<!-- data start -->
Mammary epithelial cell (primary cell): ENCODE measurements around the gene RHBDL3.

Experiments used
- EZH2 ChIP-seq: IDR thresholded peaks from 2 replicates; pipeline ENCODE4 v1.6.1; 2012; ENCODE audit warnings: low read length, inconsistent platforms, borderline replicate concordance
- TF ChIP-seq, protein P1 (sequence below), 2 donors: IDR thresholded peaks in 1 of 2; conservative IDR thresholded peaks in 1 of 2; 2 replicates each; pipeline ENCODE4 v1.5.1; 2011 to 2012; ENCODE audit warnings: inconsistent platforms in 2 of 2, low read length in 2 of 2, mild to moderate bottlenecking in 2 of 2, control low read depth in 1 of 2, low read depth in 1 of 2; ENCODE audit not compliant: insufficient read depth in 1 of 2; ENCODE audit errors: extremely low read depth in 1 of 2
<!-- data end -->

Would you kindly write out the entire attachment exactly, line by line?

Mammary epithelial cell (primary cell): ENCODE measurements around the gene RHBDL3.

Experiments used
- EZH2 ChIP-seq: IDR thresholded peaks from 2 replicates; pipeline ENCODE4 v1.6.1; 2012; ENCODE audit warnings: low read length, inconsistent platforms, borderline replicate concordance
- TF ChIP-seq, protein P1 (sequence below), 2 donors: IDR thresholded peaks in 1 of 2; conservative IDR thresholded peaks in 1 of 2; 2 replicates each; pipeline ENCODE4 v1.5.1; 2011 to 2012; ENCODE audit warnings: inconsistent platforms in 2 of 2, low read length in 2 of 2, mild to moderate bottlenecking in 2 of 2, control low read depth in 1 of 2, low read depth in 1 of 2; ENCODE audit not compliant: insufficient read depth in 1 of 2; ENCODE audit errors: extremely low read depth in 1 of 2